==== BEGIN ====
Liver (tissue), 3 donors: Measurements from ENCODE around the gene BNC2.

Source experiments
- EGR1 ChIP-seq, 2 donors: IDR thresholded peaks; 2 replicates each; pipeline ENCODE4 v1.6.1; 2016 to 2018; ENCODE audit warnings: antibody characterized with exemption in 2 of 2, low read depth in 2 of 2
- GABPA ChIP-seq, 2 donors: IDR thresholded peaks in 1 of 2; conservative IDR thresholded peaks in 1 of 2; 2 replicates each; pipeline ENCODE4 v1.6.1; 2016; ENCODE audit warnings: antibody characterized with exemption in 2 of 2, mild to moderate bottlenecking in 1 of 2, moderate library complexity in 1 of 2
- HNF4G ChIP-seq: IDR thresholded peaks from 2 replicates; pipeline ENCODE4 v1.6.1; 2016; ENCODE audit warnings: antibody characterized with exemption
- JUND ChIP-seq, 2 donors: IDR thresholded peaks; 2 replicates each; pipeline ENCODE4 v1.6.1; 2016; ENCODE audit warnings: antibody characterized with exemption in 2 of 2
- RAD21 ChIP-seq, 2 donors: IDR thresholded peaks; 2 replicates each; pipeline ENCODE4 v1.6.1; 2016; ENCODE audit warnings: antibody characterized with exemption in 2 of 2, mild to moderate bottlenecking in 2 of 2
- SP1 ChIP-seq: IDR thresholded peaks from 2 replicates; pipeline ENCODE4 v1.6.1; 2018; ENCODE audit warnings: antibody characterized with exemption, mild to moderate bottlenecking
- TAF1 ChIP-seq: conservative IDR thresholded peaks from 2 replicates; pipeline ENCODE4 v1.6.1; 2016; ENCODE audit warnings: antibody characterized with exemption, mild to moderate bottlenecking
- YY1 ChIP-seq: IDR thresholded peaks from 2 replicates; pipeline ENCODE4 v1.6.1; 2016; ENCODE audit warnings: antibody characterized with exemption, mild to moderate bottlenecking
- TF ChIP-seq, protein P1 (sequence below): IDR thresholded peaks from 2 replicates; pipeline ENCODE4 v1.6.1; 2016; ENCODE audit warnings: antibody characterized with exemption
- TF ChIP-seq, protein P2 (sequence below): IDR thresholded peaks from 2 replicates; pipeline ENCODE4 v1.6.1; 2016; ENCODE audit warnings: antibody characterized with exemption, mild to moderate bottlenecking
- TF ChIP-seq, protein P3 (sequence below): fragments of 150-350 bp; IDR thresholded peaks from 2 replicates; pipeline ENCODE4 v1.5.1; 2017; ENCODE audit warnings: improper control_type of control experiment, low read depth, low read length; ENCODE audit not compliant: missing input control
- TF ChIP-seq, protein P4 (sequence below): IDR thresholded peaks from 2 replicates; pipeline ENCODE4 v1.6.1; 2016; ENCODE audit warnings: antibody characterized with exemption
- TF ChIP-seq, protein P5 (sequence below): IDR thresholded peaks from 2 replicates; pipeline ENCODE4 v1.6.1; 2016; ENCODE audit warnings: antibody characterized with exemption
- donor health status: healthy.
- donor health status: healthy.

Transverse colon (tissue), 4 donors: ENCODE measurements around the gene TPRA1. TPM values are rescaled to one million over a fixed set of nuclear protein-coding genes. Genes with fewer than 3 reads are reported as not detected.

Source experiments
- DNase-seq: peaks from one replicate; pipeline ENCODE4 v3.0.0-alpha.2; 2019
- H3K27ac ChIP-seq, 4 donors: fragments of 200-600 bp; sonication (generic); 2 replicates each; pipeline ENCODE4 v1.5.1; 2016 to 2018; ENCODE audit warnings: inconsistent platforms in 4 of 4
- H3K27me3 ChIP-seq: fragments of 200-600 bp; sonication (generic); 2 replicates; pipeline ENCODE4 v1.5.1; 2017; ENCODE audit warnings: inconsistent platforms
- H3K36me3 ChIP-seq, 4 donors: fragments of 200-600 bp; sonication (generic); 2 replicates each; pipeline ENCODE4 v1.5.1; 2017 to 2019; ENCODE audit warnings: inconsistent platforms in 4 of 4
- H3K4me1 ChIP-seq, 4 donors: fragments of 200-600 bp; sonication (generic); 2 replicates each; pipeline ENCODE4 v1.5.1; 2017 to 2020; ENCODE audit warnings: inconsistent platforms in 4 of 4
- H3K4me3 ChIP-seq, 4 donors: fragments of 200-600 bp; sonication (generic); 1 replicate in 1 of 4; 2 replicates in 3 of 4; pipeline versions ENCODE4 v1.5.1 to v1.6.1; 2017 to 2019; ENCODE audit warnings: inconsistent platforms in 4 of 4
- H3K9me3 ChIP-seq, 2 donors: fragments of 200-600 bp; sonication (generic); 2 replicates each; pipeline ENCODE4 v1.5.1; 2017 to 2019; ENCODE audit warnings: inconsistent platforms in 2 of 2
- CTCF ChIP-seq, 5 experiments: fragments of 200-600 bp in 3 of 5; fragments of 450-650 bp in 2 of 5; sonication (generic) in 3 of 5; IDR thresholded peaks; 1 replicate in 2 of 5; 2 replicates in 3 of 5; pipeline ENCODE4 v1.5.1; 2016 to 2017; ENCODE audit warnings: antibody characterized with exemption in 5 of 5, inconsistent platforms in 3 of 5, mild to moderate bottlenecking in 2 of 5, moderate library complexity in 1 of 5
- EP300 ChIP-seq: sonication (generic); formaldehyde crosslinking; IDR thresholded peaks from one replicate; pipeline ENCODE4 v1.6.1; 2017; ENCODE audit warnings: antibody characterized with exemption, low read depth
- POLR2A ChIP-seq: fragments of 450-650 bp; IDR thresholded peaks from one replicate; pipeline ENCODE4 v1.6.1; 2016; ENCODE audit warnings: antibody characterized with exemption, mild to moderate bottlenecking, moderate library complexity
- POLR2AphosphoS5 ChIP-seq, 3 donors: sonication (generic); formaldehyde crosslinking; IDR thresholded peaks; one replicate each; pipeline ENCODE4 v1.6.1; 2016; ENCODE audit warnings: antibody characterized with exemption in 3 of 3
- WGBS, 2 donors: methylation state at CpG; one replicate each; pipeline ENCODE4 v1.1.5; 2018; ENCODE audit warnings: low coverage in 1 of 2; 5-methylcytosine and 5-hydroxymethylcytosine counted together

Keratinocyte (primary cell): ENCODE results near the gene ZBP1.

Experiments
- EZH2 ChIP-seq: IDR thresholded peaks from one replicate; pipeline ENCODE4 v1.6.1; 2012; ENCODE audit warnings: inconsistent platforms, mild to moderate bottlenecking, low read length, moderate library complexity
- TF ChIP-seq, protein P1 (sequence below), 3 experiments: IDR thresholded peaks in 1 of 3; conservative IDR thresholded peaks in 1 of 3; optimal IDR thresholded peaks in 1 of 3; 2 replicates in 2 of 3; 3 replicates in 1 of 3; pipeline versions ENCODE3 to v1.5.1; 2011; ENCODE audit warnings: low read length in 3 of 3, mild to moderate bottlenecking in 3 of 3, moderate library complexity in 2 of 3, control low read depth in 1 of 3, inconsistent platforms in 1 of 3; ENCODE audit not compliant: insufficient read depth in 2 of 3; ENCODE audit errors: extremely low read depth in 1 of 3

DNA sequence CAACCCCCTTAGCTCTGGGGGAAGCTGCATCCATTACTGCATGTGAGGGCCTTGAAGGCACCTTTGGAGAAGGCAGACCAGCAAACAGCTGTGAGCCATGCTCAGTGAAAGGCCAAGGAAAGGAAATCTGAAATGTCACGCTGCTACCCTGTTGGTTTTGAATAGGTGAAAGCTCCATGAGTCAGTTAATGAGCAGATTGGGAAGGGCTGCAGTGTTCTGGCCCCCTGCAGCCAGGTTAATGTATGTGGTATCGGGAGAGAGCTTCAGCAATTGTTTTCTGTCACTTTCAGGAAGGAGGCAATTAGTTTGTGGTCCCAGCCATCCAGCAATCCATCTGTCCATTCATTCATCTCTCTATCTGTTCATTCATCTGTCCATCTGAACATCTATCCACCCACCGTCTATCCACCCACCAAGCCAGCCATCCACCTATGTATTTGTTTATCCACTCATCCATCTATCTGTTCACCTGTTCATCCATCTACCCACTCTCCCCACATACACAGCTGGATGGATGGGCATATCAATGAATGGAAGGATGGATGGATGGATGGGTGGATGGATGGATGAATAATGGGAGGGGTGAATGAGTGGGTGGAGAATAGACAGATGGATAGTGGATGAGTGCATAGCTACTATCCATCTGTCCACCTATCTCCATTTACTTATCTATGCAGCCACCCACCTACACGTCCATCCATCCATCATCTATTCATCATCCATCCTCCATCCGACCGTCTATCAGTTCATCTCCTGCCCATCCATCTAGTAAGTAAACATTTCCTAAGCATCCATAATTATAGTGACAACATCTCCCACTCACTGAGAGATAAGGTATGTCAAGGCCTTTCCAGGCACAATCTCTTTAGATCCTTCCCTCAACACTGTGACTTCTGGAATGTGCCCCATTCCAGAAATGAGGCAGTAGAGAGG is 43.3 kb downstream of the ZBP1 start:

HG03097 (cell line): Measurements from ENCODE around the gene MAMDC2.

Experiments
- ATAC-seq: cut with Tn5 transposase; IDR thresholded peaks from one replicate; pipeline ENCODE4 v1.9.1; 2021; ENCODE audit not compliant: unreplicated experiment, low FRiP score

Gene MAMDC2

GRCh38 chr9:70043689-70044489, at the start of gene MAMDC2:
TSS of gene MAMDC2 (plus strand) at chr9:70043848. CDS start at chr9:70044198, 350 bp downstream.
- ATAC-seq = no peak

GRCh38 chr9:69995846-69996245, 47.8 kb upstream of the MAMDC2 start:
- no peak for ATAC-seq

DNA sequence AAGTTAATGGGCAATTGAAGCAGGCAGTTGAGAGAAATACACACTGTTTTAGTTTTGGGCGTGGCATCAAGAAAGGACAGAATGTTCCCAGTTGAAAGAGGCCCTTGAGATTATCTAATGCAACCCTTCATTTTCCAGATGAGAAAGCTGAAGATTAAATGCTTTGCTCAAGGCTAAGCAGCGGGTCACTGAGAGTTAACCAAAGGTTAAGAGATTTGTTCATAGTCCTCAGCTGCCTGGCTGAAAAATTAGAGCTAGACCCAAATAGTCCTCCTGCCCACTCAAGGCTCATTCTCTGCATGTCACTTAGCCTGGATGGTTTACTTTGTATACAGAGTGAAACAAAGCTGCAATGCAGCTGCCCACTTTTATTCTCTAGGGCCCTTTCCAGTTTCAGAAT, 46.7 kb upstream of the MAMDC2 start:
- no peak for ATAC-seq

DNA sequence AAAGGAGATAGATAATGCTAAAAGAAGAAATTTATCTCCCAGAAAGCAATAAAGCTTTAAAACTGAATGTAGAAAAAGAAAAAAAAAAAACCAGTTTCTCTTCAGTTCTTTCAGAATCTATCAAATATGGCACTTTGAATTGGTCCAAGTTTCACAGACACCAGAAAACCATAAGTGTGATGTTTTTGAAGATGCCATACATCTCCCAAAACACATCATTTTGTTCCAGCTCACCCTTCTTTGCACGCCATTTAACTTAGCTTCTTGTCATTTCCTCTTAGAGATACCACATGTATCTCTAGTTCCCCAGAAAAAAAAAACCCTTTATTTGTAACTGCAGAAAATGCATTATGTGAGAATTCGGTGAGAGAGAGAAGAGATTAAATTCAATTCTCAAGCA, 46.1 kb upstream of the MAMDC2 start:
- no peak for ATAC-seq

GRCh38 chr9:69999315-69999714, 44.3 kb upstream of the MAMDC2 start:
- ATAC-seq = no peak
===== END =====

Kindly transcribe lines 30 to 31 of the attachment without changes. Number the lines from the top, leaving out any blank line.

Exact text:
- POLR2AphosphoS5 ChIP-seq, 3 donors: sonication (generic); formaldehyde crosslinking; IDR thresholded peaks; one replicate each; pipeline ENCODE4 v1.6.1; 2016; ENCODE audit warnings: antibody characterized with exemption in 3 of 3
- WGBS, 2 donors: methylation state at CpG; one replicate each; pipeline ENCODE4 v1.1.5; 2018; ENCODE audit warnings: low coverage in 1 of 2; 5-methylcytosine and 5-hydroxymethylcytosine counted together